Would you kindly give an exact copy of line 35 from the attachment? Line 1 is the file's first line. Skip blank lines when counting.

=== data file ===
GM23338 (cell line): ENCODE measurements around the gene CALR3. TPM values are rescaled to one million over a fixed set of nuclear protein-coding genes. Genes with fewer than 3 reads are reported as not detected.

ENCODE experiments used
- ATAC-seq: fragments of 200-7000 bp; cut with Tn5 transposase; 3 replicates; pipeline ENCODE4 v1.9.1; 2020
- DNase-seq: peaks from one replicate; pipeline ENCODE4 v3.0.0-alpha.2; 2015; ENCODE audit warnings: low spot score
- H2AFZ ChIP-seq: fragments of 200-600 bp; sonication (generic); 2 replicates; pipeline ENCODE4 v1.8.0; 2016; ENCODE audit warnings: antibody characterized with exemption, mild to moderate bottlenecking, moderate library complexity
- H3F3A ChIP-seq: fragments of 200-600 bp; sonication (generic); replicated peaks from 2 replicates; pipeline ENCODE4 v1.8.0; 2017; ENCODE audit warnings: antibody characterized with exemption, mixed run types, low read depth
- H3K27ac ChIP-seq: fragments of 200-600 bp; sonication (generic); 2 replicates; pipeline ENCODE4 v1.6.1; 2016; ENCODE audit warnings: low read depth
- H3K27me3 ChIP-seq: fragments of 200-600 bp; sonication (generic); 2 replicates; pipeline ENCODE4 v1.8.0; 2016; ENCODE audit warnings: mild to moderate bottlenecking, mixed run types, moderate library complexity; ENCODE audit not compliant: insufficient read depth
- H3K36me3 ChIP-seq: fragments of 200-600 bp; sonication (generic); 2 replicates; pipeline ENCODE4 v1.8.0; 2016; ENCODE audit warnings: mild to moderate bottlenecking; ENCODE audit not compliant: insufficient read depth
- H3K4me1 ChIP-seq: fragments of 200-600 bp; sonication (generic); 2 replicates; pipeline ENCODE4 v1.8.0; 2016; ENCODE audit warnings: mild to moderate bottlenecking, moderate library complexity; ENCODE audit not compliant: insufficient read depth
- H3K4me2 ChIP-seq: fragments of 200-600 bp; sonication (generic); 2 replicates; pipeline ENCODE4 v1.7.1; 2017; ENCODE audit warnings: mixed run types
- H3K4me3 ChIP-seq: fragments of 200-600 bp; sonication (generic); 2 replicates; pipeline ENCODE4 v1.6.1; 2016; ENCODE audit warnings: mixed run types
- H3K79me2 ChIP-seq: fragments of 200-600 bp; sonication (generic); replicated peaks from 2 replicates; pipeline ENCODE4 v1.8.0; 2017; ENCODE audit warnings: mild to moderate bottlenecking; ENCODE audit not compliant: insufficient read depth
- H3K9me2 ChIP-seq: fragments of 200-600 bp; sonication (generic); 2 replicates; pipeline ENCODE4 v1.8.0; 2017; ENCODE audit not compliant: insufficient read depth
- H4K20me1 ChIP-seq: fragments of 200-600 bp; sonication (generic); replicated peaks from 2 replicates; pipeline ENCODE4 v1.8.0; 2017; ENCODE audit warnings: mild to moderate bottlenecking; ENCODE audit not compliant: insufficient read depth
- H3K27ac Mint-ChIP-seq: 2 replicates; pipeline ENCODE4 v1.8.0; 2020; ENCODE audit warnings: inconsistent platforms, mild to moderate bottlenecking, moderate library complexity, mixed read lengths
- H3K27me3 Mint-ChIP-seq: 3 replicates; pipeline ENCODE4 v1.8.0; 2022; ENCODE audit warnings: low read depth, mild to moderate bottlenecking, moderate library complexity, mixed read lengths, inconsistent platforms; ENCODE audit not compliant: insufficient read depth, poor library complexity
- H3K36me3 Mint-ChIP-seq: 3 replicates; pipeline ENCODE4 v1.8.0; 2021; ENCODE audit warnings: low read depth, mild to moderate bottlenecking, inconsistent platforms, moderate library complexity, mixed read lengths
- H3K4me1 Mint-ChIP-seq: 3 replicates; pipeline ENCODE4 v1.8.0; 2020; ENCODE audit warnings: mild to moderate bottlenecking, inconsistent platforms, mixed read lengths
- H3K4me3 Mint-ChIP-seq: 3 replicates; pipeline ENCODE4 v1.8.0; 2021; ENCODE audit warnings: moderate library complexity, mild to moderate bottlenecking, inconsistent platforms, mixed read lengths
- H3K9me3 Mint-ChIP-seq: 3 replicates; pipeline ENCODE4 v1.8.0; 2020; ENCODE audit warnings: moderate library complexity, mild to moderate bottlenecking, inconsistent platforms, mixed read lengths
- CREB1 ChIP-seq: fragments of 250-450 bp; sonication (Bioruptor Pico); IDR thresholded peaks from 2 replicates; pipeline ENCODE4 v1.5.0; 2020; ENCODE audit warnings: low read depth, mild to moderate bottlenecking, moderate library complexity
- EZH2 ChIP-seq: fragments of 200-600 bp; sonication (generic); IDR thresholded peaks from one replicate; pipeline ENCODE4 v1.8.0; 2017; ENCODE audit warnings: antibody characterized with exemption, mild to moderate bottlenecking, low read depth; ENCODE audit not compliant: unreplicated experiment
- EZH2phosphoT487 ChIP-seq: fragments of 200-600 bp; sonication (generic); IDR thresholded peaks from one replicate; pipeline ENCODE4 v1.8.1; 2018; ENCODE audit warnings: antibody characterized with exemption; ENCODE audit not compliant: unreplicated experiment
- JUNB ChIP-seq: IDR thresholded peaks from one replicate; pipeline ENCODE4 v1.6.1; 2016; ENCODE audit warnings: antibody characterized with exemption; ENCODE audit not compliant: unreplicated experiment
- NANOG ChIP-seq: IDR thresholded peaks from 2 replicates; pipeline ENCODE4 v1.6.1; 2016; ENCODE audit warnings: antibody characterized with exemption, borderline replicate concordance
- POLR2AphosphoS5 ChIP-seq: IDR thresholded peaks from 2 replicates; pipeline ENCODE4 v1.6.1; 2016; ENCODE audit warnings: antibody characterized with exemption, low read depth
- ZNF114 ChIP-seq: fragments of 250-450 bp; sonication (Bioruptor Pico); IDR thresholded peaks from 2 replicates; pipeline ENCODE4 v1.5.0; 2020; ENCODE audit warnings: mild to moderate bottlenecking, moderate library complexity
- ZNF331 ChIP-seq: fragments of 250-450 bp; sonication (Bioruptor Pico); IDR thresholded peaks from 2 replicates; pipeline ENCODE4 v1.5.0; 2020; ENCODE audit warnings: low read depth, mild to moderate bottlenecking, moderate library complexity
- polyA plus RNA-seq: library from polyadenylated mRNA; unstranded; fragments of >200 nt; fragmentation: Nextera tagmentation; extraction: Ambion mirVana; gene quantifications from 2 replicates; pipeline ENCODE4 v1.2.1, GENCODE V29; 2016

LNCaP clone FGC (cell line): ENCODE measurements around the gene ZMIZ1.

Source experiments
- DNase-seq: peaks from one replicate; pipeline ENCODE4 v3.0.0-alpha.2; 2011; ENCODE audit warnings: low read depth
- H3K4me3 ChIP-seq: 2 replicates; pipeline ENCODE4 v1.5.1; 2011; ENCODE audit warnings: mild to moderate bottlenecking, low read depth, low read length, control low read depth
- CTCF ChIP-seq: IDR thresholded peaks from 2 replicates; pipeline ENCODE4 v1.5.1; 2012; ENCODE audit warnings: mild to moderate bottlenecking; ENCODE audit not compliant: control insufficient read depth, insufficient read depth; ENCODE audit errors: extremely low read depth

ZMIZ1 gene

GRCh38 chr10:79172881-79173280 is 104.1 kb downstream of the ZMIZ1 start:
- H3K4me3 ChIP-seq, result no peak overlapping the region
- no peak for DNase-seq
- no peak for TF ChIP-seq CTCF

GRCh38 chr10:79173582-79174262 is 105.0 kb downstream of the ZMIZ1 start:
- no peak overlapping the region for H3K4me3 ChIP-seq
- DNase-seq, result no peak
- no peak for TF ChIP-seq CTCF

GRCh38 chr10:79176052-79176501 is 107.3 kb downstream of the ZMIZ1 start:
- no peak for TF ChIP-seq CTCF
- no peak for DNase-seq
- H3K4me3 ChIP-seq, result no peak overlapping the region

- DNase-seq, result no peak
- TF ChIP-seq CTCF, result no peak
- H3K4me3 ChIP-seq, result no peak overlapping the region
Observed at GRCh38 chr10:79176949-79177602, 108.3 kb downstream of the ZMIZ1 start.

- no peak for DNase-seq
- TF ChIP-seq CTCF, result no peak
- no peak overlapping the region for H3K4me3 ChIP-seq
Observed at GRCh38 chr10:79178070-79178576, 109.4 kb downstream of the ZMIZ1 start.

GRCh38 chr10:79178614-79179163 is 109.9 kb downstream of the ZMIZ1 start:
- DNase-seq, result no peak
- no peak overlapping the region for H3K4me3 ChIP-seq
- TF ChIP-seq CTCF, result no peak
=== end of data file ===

- CTCF ChIP-seq: IDR thresholded peaks from 2 replicates; pipeline ENCODE4 v1.5.1; 2012; ENCODE audit warnings: mild to moderate bottlenecking; ENCODE audit not compliant: control insufficient read depth, insufficient read depth; ENCODE audit errors: extremely low read depth